Stop Blaming Social Media Solely For Gen Z’s Mental Health Crisis

It’s easier to blame new forms of media than old forms of abuse.

two young girls taking selfie with phone Iryna Imago / Shutterstock

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According to certain psychologists, social media and the front-facing camera on smartphones increased Gen Z’s depression and anxiety to their current epidemic levels.

Yes, let’s blame the newfangled gizmos and gadgets while wringing our hands about kids these days, instead of recognizing and tackling the actual problems of moral panic and rape culture.


We’re Scapegoating Social Media for Gen Z’s Mental Health

Photo: Matheus Bertelli/Pexels

RELATED: Mental Illness Has Always Been Around, Our Generation Just Understands It Better

The moral panic over social media

Jonathan Haidt is a Yale-educated psychologist who wrote a fascinating book about the moral foundations of our political beliefs and then went crazy over college kids protesting a few speakers, resulting in “The Coddling of the American Mind.” He claims that the front-facing camera in smartphones caused a spike in teen depression, anxiety, and suicidal ideation. The constant comparisons and social pressures put extraordinary pressure on kids these days.


Haidt seems to miss the irony of claiming kids are “coddled” by parents, schools, and society and then claiming in the next breath that their mental health can be destroyed by taking and posting selfies.

Jean Twenge, another highly-educated psychologist, argues that the data points to social media as the only plausible cause of teen mental health issues. She says economic anxiety can’t explain Gen Z’s rising rates of anxiety and depression, since the economy began recovering from the Great Recession before Gen Z came of age. Climate anxiety can’t be causing existential dread, because polls show that environmental concern peaked in the 1990s. Only social media correlates with Gen Z’s mental health crisis.

Never mind that polling data and real life may be drastically different. Gen Z watched their parents and grandparents struggle through the Great Recession. That leaves an impression. Youth have more crises to care about than they did in the 1990s, pushing climate change down the list for some.

Haidt, Twenge, and others like to point to research showing a relationship between excessive social media use and a greater chance of depression. Yet the research shows a fairly weak and indeterminate relationship. One study states that using social media doesn’t impact teens’ mental health until they use it for 3+ hours daily.


This brings me to the issue with Haidt, Twenge, and everyone else who wants to blame social media for Gen Z’s mental health crisis: correlation is not causation.



​RELATED: Gen X Mom Shares What She Learned After Her Gen Z Son Gave Her An Ultimatum — Go To Therapy Or We Go No Contact

Correlation is not causation

Drownings and ice cream consumption are positively correlated. As the number of drownings goes up, the amount of ice cream consumed also increases.


What explains this relationship? Do drownings cause other people to eat ice cream? Does eating ice cream increase the risk of drowning? We were taught, after all, to wait 20–30 minutes after eating to jump in the pool.

No, and no. When it’s warmer, people tend to swim and eat ice cream. The rates of drowning and eating ice cream aren’t related to each other at all.

You can graph the growth of social media alongside the rise in mental health issues among Gen Z, but that does not mean one thing caused the other. A correlation is a relationship between variables, not a causal arrow telling you what caused what.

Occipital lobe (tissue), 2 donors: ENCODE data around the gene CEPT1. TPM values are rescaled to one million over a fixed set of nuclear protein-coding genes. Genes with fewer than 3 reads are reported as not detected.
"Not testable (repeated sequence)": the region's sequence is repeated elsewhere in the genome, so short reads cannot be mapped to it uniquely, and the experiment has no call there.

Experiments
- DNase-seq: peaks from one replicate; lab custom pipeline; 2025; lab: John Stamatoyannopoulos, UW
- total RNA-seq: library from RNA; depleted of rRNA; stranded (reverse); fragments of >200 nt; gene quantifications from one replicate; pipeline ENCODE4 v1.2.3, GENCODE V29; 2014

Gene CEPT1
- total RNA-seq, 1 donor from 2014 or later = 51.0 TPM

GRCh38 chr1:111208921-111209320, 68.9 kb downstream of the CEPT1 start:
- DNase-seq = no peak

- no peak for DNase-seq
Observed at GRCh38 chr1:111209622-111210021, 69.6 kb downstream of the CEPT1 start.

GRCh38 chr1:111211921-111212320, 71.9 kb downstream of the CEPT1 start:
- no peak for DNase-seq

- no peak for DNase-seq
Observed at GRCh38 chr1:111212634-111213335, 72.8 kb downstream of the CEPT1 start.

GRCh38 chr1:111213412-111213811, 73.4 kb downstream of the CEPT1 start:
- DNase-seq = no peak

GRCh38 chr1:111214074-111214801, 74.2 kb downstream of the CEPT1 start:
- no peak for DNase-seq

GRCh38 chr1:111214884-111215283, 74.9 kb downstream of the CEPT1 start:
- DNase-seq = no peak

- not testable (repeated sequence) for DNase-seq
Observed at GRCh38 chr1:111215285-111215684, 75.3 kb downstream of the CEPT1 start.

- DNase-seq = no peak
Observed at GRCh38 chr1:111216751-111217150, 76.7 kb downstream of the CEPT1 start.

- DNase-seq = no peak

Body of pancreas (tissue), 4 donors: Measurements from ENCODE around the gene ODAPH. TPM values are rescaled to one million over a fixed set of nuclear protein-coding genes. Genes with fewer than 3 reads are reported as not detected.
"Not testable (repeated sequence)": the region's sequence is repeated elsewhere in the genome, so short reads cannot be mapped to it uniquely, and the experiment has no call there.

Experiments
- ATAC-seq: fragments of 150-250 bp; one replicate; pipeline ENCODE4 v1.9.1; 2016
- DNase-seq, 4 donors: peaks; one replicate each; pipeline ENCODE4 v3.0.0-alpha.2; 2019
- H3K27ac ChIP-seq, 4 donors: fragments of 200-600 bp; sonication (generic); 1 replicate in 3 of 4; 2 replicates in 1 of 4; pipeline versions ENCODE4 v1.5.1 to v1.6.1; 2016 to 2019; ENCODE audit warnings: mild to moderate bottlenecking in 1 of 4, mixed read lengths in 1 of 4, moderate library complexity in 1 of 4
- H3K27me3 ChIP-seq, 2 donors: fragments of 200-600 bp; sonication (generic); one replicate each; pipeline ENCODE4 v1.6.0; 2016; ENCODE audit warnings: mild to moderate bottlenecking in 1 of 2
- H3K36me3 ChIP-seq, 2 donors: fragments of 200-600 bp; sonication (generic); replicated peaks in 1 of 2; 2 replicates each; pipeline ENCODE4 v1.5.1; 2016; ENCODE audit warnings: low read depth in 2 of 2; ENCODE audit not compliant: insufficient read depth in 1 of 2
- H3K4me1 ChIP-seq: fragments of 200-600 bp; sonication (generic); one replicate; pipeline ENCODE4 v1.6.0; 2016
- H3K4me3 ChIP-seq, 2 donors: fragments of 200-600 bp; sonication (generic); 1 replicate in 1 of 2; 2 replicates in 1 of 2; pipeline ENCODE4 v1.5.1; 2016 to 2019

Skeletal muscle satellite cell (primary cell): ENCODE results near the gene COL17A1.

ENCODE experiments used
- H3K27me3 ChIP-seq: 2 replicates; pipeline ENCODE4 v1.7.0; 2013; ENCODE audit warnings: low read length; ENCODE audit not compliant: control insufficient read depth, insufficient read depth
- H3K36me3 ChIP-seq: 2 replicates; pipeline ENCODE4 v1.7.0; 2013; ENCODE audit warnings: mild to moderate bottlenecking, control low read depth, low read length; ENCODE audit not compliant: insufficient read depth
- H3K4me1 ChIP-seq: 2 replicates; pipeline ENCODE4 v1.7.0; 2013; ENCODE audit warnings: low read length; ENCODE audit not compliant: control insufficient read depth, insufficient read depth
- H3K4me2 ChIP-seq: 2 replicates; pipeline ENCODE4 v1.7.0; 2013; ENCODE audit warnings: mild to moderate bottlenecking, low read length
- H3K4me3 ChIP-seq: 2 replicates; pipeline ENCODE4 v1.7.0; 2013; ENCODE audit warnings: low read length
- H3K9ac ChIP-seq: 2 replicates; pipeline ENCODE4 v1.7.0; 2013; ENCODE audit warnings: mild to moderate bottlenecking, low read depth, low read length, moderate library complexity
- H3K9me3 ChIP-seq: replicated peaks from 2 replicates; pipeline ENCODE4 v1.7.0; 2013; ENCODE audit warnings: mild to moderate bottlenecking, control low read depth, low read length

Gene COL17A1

Social media and mental health may be completely unrelated. It might be that social media does degrade mental health, or it could be that people with degrading mental health flock to social media. Since the causal relationship is unclear, it doesn’t make sense to blame social media and push for policy solutions aimed at something that may or may not matter.


Not to mention, Gen Z may not be experiencing higher rates of mental health issues compared to previous generations. They may better understand and identify what they’re dealing with and report it at a higher rate, making it seem like society’s mental health issues suddenly spiked.

Gen Z lacks the same stigma around talking about mental health; this is due most likely, ironically, to celebrities and everyday people talking openly about mental health on their social media.



​RELATED: The Sad Reason Why Gen Zers Talk So Much Faster Than Millennials


Distracting from real causes of mental health problems

Of course, Gen-Z faces real issues and problems.

It’s far easier to blame new forms of media than to reckon with old forms of abuse — especially when you make huge sums of money selling books about how we ought to panic for our children and grandchildren.

A study found that 60% of teen girls feel “hopeless” and that rates of depression and suicidal ideation also went up for boys. Why?


Another study showed that 26% of teen boys and 51% of teen girls experience some form of unwanted sexual comments, leering, or groping at their schools. Yet the law requires them to attend school every day for most of the year.

Instead of blaming Instagram and TikTok, we should look at the much closer-to-home and more difficult problem of raising our children to respect each other’s full humanity and dignity.

​RELATED: New Study Finds Gen Z Is 'Not Thriving In Their Lives Compared To Other Generations'

Eric Sentell is a writer, teacher, and regular contributor to the Medium publications, The Backyard Church and An Injustice. He has published essays in The Good Men Project and Role Reboot, and his short fiction has appeared most recently in The Penmen Review, BODY Literature, and Hobart Online.